The Early Modern Commons

Search Results for "History in the Media"

Showing 1 - 20 of 89

Your search for posts with tags containing History in the Media found 89 posts

ePublic of Letters

I tuned in online this week for the launch of the ePublic of Letters lecture series, organized by Monique O’Connell and Brian Maxson. Brian Maxson did a nice job of kicking off this new lecture series with a lecture on Vespasiano da Bisticci, Florentine...

Teaching the History of Race

Historians confront the complicated history of race and racism in the pre-modern, modern, and contemporary world. Yet, historians and social science teachers in the United States are under attack by conservative politicians and political activists....

Virtual Rome

My students in HIST 420 The Renaissance at Northern Illinois University recently discussed the intellectual movement of Humanism in the Renaissance, focusing especially on the Humanists’ fascination with antiquities and their nostalgia for ancient Rome....

History of the Medici Family Podcast

I recently gave an interview on the history of the Medici family for an episode of the Ithaca Bound podcast, hosted by Andrew Schiestel. I spent three years working as a post-doctoral fellow with the Medici Archive Project, a major Digital Humanities...

Renaissance Fairs and Pandemics

En garde ! Renaissance fairs are reopening across the United States this summer, bringing the clanging of arms and armor back to an enthusiastic public. These festivals celebrate late medieval and Renaissance culture through costume displays and historical...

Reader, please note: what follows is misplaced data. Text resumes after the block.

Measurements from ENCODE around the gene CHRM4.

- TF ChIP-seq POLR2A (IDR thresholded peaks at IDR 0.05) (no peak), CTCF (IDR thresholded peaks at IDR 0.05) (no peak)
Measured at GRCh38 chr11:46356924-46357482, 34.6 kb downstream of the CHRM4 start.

Roman History and Modern Society

Ancient Roman history is alive and well, and newsworthy. An interview with Mary Beard, Professor of Classics at the University of Cambridge, in The New York Times highlights diverse ways in which Roman history is actively used in today’s society...

Diversity in Historical Re-enactments

Colonial Williamsburg, one of the most important sites for historical re-enactment in the United States, is increasingly stressing diversity issues in its historical interpretations of colonial American society. The community of Williamsburg, Virginia,...

Remembering the Tulsa Race Massacre of 1921

The New York Times has published an interactive reconstruction of the predominantly African American neighborhood of Greenwood and mapped the brutal violence of the armed White crowd that destroyed it during the Tulsa Race Massacre of 1921. This...

Texas Legislators Exert Influence over Social Science Teaching

Conservative legislators in Texas are waging a new fight in the so-called “culture wars” over historical memory and public education in the State of Texas. Jim Grossman, Executive Director of the American Historical Association, writes:...

500th Anniversary of the Diet of Worms of 1521

Five hundred years ago this month, a monk and radical religious reformer confronted the powerful Holy Roman Emperor at the Imperial Diet held in the city of Worms in April 1521. Martin Luther, an Augustinian monk and professor at the University of...

“Lost Golden City” Discovered in Egypt

Archaeologists have discovered the remains of an important ancient Egyptian city near the modern city of Luxor. The archaeological excavations began in September 2020 and seem to be revealing the “lost golden city” of Akhenaten. National...

Depicting an Early Modern Emperor

Early modern empires continue to have echoes in the contemporary world. A recent New York Times online feature focuses on Shah Jahan, a seventeenth-century Mughal Emperor who is known today for commissioning the Taj Mahal. The interactive webpage...

A New World Map Innovates

A new world map may transform the way we look at the earth. This map is a two-dimensional double-sided disk centered on the earth’s poles. Major innovations in the history of cartography are difficult to achieve, despite new digital tools such...